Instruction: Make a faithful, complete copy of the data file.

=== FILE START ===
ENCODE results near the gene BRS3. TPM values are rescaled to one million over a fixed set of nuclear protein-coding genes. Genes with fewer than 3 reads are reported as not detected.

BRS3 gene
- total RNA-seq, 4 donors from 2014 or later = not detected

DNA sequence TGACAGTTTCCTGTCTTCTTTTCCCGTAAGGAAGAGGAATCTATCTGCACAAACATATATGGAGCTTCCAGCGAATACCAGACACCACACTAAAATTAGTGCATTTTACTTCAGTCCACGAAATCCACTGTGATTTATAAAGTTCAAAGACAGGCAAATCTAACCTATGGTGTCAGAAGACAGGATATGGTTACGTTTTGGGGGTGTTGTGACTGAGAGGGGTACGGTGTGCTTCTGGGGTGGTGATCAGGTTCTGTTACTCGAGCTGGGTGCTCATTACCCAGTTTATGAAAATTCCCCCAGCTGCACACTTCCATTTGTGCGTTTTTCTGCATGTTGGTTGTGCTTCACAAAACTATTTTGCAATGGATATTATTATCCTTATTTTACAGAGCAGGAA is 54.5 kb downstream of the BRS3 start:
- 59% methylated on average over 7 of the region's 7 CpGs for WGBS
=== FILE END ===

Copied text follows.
ENCODE results near the gene BRS3. TPM values are rescaled to one million over a fixed set of nuclear protein-coding genes. Genes with fewer than 3 reads are reported as not detected.

BRS3 gene
- total RNA-seq, 4 donors from 2014 or later = not detected

DNA sequence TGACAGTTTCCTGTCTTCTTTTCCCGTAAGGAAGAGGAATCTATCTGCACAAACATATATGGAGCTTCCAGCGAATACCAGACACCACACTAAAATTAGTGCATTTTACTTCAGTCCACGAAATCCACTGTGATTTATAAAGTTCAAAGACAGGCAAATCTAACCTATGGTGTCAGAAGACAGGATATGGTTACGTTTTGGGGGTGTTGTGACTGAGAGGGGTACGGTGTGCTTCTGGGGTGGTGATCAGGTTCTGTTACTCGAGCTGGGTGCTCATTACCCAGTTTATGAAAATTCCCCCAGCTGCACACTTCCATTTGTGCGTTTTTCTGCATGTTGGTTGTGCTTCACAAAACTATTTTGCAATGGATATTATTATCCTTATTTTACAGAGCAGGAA is 54.5 kb downstream of the BRS3 start:
- 59% methylated on average over 7 of the region's 7 CpGs for WGBS